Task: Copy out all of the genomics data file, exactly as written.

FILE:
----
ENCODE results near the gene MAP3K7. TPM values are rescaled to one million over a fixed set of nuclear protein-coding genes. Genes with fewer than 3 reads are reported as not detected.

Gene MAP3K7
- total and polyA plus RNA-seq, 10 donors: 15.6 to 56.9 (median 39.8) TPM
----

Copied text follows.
ENCODE results near the gene MAP3K7. TPM values are rescaled to one million over a fixed set of nuclear protein-coding genes. Genes with fewer than 3 reads are reported as not detected.

Gene MAP3K7
- total and polyA plus RNA-seq, 10 donors: 15.6 to 56.9 (median 39.8) TPM